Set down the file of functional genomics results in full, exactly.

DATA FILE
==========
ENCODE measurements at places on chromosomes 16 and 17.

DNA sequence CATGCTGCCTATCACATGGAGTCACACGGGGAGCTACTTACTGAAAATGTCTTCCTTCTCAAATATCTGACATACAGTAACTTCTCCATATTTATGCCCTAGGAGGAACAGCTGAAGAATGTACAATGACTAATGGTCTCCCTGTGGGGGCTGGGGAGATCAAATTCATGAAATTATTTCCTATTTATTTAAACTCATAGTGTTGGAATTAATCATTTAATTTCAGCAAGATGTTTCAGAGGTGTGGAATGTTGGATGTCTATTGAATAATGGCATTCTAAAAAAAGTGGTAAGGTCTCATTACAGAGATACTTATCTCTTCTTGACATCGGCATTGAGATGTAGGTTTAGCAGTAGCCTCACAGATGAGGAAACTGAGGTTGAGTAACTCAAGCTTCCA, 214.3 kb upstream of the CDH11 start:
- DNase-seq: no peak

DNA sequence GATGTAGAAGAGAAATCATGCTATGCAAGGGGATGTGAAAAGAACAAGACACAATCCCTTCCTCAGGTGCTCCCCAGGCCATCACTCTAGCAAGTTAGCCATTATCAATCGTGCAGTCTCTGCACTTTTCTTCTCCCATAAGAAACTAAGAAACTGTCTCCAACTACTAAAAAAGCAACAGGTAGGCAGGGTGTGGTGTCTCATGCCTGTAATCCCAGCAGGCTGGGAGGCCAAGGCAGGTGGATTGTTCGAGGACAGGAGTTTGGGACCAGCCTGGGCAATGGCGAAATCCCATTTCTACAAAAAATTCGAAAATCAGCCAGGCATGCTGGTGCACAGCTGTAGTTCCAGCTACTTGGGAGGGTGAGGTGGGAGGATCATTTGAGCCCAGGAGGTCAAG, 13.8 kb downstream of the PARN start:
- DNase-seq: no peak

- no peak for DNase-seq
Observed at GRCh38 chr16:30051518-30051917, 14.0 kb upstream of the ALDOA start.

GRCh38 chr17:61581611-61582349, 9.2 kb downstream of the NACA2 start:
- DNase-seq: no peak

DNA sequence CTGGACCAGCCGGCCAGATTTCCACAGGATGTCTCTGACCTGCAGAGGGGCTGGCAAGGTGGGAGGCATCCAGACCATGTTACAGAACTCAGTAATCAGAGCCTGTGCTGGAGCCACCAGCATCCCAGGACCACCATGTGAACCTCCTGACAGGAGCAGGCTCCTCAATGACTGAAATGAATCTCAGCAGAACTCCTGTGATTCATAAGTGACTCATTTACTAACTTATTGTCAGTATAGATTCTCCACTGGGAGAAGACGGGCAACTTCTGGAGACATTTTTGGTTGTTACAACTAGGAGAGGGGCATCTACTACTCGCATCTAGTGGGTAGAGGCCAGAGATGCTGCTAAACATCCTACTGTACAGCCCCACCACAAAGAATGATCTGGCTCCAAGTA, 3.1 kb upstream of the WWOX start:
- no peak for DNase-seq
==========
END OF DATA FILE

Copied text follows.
ENCODE measurements at places on chromosomes 16 and 17.

DNA sequence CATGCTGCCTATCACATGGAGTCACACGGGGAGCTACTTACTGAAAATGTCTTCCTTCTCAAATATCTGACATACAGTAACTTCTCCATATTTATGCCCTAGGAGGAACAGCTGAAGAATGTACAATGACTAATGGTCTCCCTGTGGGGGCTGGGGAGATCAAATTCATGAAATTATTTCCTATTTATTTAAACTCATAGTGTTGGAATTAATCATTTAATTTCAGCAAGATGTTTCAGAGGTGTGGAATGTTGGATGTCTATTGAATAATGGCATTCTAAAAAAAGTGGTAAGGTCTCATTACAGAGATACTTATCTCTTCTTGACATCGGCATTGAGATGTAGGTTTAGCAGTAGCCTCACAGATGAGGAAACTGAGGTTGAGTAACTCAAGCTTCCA, 214.3 kb upstream of the CDH11 start:
- DNase-seq: no peak

DNA sequence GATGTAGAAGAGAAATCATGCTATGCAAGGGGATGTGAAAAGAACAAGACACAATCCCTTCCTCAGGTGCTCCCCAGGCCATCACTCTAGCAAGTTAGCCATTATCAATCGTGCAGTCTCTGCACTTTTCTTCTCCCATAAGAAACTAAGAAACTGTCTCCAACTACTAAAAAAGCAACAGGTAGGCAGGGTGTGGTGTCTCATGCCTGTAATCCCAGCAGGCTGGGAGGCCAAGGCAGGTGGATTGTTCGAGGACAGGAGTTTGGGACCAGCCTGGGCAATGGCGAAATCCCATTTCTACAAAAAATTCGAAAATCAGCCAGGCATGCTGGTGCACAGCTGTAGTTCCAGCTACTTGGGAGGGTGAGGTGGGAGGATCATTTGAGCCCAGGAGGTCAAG, 13.8 kb downstream of the PARN start:
- DNase-seq: no peak

- no peak for DNase-seq
Observed at GRCh38 chr16:30051518-30051917, 14.0 kb upstream of the ALDOA start.

GRCh38 chr17:61581611-61582349, 9.2 kb downstream of the NACA2 start:
- DNase-seq: no peak

DNA sequence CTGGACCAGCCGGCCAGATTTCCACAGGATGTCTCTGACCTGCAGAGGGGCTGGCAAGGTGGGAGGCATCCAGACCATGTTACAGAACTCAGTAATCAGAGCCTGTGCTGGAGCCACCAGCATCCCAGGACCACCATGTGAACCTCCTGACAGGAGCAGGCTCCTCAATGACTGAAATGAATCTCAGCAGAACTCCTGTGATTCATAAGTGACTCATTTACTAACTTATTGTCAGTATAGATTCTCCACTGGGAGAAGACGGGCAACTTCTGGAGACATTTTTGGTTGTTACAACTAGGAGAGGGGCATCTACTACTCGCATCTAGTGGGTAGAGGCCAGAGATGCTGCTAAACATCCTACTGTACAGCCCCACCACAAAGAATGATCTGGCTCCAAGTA, 3.1 kb upstream of the WWOX start:
- no peak for DNase-seq